Lear. The bow is bent and drawn, make from the shaft..

Kent. Let it fall rather, though the fork invade The region of my heart; be Kent unmannerly, When Lear is mad: what would't thou do, old man? Think'lt thou, that duty hall have dread to speak, When pow'r to flatt'ry bows ? to plainness Honour Is bound, when Majesty to folly falls. Reserve thy State; with better judgment check This hideous rashness; with my life I answer, Thy youngest daughter does not love thee leaft; Nor are those empty-hearted, whole low found Reverbs no hollowness.

Lear. Kent, on thy life no more.

Kent. My life I never held but as a pawn To wage against thy foes; nor fear to lose it, Thy fafety being the motive.

Lear. Out of my fight!

Kent. See better, Lear, and let me still remain The true blank of thine eye.

A 5

Lear. Now by Apollo

Kent. Now by Apollo, King, Thou swear'st thy gods in vain. Lear. O vassal! miscreant !

[Laying his hand on his sword. Alb. Corn. Dear Sir, forbear.

Kent. Kill thy physician, and thy fee bestow
Upon the foul disease; revoke thy doom,
Or whilft I can vent clamour from my throat,
I'll tell thee, thou dost evil.

Lear. Hear me, recreant!
Since thou hast sought to make us break our vow,
Which we durft never yet; and with strain'd pride,
To come betwixt our sentence and our power;
(Which nor our nature, por our place, can bear;)
Our potency made good, take thy reward.
Five days we do allot thee for provision,
To fhield thee from disasters of the world;
And, on the fixth, to turn thy hated back
Upon our Kingdom; if, the tenth day following,
Thy banilh'd trunk be found in our dominions,
The moment is thy death: away! By Jupiter,
This shall not be revok'd.

Kent. Fare thee well, King; fith thus thou wilt appear,
Freedom lives hence, and banishment is here;
The gods to their dear shelter take thee, maid,
That justly think't, and haft most rightly faid;
And your large speeches may your deeds approve,
That good effects may spring from words of love:
Thus Kent, O Princes, bids you all adieu,
He'll shape his old course in a country new. [Exit.
Enter Glo'ster, with France and Burgundy, and

Attendants. Glo. Here's France and Burgundy, my noble lord. (2) (2) Cor. Here's France, and Burgundy, my noble lord.] The generality of the editions, ancient and modern, stupidly place this verse to Cordelia. But I have, upon the authority of the old 4to, restor'd it to the right owner, Glo Ber; who was, but a little before, sent by the King to conduct France and Burgundy to him. 4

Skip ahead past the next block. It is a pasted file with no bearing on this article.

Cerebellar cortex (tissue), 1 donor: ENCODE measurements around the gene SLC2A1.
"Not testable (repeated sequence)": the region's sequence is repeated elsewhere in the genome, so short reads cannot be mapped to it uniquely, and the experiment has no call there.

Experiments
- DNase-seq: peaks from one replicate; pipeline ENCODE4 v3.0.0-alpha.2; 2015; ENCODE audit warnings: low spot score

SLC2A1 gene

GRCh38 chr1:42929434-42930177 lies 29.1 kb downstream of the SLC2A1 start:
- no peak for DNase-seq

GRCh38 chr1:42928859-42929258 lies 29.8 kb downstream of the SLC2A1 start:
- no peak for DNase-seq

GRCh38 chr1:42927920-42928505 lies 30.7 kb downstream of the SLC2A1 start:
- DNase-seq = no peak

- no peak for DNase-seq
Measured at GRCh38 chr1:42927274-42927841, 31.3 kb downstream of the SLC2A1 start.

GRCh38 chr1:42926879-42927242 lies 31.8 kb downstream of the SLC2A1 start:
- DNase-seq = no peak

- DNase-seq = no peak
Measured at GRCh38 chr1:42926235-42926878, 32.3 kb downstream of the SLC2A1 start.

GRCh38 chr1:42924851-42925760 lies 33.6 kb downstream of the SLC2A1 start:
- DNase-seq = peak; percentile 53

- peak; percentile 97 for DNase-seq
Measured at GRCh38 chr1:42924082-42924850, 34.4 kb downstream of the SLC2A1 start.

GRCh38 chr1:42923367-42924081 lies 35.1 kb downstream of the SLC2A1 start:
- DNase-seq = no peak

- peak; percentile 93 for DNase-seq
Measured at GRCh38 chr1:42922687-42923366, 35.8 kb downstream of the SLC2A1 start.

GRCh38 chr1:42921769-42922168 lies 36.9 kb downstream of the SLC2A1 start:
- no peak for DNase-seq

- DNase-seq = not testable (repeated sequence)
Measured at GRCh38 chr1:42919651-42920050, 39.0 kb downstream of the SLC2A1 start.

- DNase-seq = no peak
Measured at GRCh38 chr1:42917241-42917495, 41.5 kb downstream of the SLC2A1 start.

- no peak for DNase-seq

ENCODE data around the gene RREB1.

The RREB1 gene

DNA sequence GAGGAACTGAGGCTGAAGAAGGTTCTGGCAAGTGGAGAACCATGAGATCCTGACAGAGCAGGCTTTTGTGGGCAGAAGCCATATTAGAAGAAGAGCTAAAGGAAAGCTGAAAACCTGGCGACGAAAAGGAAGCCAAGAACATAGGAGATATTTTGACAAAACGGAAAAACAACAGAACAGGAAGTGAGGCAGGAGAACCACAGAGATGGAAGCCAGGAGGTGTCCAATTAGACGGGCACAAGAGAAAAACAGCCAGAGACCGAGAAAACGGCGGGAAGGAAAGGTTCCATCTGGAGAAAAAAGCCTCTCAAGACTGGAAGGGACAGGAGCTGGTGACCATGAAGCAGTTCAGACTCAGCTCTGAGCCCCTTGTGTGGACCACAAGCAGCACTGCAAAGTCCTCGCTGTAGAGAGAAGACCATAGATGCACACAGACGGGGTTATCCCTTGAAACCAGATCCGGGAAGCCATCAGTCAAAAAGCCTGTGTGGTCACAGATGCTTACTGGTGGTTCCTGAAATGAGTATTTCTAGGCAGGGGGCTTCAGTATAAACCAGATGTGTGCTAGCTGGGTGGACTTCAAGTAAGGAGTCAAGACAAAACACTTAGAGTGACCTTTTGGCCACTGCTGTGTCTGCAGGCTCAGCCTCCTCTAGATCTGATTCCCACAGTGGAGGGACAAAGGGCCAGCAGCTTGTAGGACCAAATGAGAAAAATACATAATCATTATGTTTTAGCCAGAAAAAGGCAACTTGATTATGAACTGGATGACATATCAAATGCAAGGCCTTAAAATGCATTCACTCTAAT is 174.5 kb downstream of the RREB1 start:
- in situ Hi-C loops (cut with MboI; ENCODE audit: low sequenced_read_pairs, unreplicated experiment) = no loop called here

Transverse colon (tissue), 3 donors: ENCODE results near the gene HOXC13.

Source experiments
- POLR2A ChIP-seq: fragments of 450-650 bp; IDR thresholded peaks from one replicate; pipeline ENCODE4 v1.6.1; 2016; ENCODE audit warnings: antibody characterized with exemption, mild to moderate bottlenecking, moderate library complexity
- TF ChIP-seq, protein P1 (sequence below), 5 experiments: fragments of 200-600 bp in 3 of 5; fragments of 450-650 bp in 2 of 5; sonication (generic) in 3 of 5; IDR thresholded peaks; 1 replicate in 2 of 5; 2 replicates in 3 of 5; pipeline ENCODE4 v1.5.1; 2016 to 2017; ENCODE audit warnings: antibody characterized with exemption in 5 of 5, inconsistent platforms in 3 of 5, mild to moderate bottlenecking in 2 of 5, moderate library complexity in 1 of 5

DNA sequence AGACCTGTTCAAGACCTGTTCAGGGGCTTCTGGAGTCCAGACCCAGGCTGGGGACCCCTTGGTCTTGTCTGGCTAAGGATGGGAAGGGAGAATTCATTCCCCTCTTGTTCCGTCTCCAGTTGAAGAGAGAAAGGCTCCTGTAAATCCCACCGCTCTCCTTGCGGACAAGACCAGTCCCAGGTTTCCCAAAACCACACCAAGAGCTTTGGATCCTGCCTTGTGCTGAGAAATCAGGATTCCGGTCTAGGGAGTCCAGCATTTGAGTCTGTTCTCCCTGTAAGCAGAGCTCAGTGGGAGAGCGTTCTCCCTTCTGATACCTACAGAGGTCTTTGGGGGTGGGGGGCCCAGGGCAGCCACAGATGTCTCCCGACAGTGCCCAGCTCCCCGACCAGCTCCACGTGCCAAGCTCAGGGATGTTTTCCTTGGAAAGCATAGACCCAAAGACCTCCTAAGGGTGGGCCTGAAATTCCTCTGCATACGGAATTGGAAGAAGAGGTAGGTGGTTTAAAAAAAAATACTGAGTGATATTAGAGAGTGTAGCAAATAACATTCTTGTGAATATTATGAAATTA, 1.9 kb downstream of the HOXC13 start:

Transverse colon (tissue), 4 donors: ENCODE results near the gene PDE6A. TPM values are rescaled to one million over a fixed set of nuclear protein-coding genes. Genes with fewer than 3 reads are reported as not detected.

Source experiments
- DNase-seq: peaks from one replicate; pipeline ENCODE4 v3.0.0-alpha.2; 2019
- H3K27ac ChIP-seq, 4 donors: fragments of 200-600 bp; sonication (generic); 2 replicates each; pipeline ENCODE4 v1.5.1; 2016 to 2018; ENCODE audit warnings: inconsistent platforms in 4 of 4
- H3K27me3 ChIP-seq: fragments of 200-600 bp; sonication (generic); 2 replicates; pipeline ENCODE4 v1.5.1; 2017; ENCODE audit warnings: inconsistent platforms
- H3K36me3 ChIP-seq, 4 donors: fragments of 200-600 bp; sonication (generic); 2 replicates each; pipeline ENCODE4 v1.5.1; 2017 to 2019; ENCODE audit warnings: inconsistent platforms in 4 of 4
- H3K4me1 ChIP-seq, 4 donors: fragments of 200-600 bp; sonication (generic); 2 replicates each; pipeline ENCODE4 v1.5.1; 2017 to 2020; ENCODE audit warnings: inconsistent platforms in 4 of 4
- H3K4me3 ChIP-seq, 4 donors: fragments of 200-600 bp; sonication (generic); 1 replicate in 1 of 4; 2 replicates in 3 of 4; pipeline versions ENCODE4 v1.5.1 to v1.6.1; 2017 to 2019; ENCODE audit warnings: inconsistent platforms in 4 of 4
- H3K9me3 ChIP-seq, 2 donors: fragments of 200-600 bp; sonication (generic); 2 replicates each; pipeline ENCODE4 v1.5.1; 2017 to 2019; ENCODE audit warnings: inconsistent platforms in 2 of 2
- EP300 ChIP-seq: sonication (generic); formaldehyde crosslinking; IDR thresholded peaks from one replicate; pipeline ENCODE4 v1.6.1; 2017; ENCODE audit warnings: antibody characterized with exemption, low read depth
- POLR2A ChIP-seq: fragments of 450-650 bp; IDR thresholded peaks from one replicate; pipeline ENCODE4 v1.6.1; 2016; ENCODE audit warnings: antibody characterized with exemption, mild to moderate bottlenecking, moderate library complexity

Lear. My lord of Burgundy,
We first address tow'rd you, who with this King
Have rivall'd for our daughter; what at least
Will you require in present dower with her,
Or cease your quest of love ?

Bur. Most royal Majesty,
I crave no more than what your Highness offerid,
Nor will you tender less.

Lear. Right noble Burgundy,
When she was dear to us, we held her fo;
But now her price is fall’n: Sir, there she stands,
If aught within that little seeming subítance,
Or all of it with our displeasure piec'd,
And nothing more, may fitly like your Grace,
She's there, and she is yours.

Bur. I know no answer.

Lear. Will you with those infirmities she owes, Unfriended, new-adopted to our hate, Dowr'd with our curse, and stranger'd with our oath, Take her, or leave her?

Bur. Pardon, royal Sir; Election makes not up on such conditions. [me,

Lear. Then leave her, Sir; for by the pow'r that made I tell you all her wealth. For you, great King,

[To France.
I would not from your love make such a stray,
To match you where I hate ; therefore beseech you,
T'avert your liking a more worthy way
Than on a wretch, whom nature is afham'd
Almoft tacknowledge hers.

France. This is most strange!
That she, who ev'n but now was your best object,
Your Praise's argument, balm of your age,
Dearest and best; should in this trice of time
Commit a thing so monstrous, to dismantle
So many folds of favour! sure, her offence
Must be of such unnatural degree,
That monsters it; (3) or your fore-voucht affection

Fal’n (3) As monstrous is,] This bald reading is a modern sophistication: the eldest and best copies read;


« AnteriorContinuar »